New York: Oxford University Press (1997)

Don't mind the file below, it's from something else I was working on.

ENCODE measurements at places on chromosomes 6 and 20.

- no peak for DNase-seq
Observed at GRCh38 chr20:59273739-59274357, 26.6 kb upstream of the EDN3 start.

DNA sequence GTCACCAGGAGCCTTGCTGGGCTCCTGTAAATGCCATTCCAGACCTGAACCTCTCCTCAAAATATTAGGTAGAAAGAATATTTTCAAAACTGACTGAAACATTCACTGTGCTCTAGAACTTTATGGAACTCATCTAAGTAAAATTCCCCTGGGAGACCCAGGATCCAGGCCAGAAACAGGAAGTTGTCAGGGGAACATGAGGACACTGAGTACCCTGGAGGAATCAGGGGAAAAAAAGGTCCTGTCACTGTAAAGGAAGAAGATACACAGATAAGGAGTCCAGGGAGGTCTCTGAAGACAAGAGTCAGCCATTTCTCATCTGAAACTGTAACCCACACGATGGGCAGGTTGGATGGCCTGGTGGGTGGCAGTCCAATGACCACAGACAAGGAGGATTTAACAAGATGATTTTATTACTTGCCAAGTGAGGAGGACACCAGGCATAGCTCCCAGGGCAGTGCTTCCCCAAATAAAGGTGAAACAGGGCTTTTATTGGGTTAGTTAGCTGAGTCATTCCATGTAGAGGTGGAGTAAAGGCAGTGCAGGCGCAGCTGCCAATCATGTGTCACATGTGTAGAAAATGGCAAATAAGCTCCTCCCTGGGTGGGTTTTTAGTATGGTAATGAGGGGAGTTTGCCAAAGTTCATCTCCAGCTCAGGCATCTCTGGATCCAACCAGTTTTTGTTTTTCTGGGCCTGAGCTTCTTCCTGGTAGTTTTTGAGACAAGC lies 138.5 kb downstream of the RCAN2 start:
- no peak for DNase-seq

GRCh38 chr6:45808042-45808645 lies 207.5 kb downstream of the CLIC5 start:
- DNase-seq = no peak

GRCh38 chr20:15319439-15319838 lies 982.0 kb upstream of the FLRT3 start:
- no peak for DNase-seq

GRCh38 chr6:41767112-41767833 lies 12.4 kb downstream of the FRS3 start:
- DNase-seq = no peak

This is the first full-length presentation of a republican alternative to the liberal and communitarian theories that have dominated political philosophy in recent years. The latest addition to the acclaimed Oxford Political Theory series, Pettit's eloquent and compelling account opens with an examination of the traditional republican conception of freedom as non-domination, contrasting this with established negative and positive views of liberty. The first part of the book traces the rise and decline of this conception, displays its many attractions, and makes a case for why it should still be regarded as a central political ideal. The second part of the book looks at what the implementation of the ideal would imply for substantive policy-making, constitutional and democratic design, regulatory control and the relation between state and civil society. Prominent in this account is a novel concept of democracy, under which government is exposed to systematic contestation, and a vision of relations between state and society founded upon civility and trust. Pettit's powerful and insightful new work offers not only a unified, theoretical overview of the many strands of republican ideas, but also a new and sophisticated perspective on studies in related fields including the history of ideas, jurisprudence, and criminology.